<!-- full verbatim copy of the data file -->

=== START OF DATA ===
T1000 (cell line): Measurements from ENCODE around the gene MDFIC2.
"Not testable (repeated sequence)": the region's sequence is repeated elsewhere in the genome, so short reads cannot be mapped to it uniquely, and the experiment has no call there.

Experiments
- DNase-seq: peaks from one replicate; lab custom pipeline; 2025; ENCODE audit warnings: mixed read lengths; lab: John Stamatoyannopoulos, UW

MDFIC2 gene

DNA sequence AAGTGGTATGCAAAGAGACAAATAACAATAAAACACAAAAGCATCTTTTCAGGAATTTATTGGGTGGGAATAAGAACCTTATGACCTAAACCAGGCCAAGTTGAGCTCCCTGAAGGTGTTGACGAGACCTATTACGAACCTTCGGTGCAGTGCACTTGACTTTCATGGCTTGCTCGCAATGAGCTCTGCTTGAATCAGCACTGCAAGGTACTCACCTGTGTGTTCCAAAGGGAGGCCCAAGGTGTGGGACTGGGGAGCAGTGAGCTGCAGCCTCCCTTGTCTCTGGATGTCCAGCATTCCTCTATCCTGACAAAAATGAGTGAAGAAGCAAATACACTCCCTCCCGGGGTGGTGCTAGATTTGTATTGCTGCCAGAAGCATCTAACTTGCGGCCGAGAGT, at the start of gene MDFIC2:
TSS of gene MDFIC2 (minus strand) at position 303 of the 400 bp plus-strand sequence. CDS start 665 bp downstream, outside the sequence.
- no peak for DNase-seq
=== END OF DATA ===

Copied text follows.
T1000 (cell line): Measurements from ENCODE around the gene MDFIC2.
"Not testable (repeated sequence)": the region's sequence is repeated elsewhere in the genome, so short reads cannot be mapped to it uniquely, and the experiment has no call there.

Experiments
- DNase-seq: peaks from one replicate; lab custom pipeline; 2025; ENCODE audit warnings: mixed read lengths; lab: John Stamatoyannopoulos, UW

MDFIC2 gene

DNA sequence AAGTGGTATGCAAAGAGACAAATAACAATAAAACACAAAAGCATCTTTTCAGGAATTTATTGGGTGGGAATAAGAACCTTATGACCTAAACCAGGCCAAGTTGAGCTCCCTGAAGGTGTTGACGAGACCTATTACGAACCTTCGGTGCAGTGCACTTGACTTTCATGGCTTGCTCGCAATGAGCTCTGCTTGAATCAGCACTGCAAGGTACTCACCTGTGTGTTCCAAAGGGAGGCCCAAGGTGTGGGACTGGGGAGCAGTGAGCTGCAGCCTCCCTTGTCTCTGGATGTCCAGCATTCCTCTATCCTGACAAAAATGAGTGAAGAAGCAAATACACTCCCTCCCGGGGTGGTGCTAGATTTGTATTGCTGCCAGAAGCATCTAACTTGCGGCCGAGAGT, at the start of gene MDFIC2:
TSS of gene MDFIC2 (minus strand) at position 303 of the 400 bp plus-strand sequence. CDS start 665 bp downstream, outside the sequence.
- no peak for DNase-seq